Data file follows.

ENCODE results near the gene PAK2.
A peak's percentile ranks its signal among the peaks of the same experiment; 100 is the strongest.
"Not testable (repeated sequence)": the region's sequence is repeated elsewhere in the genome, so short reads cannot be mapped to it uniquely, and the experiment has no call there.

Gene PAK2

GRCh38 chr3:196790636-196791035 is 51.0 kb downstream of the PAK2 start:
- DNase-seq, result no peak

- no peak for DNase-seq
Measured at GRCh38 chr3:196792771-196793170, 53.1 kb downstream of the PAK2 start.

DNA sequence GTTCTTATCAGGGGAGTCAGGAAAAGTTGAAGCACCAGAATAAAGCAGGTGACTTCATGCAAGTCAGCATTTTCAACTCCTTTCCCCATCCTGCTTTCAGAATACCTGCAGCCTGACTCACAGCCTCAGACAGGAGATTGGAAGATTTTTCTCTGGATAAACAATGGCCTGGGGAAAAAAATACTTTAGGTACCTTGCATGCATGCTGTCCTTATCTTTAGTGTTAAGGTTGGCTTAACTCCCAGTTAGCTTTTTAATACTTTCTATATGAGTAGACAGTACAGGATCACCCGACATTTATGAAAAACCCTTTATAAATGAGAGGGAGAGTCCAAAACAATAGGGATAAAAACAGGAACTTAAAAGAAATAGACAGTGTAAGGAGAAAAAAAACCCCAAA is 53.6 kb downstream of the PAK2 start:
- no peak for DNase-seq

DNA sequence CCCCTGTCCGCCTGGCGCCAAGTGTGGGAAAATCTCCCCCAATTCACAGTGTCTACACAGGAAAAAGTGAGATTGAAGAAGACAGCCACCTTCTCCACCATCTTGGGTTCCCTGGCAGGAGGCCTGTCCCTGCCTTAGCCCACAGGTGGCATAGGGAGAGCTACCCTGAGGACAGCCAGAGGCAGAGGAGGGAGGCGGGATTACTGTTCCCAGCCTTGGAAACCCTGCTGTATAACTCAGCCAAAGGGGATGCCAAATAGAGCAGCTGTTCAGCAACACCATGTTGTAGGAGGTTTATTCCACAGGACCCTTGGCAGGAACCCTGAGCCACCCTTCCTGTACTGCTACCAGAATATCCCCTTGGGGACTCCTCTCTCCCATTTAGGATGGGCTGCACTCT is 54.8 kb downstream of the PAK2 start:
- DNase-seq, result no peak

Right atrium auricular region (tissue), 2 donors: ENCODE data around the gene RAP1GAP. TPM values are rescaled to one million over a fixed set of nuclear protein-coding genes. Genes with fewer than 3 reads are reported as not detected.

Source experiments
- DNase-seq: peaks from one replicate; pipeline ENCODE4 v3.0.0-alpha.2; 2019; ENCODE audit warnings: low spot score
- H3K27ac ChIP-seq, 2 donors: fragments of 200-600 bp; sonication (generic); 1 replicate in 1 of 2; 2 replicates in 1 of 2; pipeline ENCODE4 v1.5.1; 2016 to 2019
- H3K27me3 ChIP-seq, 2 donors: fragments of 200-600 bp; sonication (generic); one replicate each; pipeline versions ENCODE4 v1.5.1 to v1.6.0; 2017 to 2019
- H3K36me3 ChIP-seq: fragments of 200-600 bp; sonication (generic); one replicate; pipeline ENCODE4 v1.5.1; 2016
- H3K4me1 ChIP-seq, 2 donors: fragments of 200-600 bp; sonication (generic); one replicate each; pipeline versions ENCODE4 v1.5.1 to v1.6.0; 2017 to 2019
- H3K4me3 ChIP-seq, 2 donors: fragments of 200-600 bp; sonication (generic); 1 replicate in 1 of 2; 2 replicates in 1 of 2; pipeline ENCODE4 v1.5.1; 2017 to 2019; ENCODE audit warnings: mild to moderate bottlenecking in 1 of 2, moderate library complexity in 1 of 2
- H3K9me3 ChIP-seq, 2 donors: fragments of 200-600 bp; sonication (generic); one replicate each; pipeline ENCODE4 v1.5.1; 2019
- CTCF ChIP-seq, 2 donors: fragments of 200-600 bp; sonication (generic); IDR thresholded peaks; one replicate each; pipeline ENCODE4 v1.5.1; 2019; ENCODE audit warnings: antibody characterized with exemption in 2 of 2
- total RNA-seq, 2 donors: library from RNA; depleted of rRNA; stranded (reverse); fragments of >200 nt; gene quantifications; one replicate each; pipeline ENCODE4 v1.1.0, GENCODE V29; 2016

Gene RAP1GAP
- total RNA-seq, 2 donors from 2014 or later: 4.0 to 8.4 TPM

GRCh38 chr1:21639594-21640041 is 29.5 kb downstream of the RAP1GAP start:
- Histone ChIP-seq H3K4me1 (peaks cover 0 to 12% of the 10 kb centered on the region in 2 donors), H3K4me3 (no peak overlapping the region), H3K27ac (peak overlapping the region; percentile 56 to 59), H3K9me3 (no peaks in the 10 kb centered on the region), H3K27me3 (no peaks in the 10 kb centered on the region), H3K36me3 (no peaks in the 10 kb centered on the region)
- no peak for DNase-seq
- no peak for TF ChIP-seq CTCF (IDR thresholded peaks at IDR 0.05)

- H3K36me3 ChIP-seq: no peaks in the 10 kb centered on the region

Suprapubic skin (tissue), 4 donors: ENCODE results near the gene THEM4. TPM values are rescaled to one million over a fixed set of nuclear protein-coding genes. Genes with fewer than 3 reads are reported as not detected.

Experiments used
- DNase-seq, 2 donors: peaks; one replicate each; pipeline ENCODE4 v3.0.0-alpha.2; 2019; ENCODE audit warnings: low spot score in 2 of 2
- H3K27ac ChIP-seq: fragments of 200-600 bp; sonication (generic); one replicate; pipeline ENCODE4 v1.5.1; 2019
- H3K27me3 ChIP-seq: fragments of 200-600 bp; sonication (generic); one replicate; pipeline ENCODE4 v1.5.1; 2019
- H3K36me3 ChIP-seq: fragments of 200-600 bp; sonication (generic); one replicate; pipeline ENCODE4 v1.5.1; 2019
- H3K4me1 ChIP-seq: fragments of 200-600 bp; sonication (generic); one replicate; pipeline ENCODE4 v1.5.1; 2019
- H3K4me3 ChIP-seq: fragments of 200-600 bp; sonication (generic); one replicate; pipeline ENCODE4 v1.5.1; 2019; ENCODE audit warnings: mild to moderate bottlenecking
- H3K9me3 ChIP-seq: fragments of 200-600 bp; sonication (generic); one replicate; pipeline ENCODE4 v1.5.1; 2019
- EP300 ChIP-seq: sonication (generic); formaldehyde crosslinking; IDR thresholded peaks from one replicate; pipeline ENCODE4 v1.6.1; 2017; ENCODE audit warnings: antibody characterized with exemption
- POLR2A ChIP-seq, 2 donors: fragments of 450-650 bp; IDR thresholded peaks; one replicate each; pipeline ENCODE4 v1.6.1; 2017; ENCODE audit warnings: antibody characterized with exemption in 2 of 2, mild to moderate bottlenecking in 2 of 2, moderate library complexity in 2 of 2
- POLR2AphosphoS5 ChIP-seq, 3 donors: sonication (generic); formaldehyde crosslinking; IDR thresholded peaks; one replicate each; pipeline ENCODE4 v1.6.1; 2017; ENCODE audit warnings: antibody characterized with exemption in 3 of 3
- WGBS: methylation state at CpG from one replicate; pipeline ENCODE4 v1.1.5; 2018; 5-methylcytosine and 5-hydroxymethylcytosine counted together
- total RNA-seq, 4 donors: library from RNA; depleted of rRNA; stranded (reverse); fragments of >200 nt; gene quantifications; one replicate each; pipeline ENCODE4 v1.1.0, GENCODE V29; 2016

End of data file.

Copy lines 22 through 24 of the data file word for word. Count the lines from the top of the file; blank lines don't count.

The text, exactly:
- CTCF ChIP-seq, 2 donors: fragments of 200-600 bp; sonication (generic); IDR thresholded peaks; one replicate each; pipeline ENCODE4 v1.5.1; 2019; ENCODE audit warnings: antibody characterized with exemption in 2 of 2
- total RNA-seq, 2 donors: library from RNA; depleted of rRNA; stranded (reverse); fragments of >200 nt; gene quantifications; one replicate each; pipeline ENCODE4 v1.1.0, GENCODE V29; 2016

Gene RAP1GAP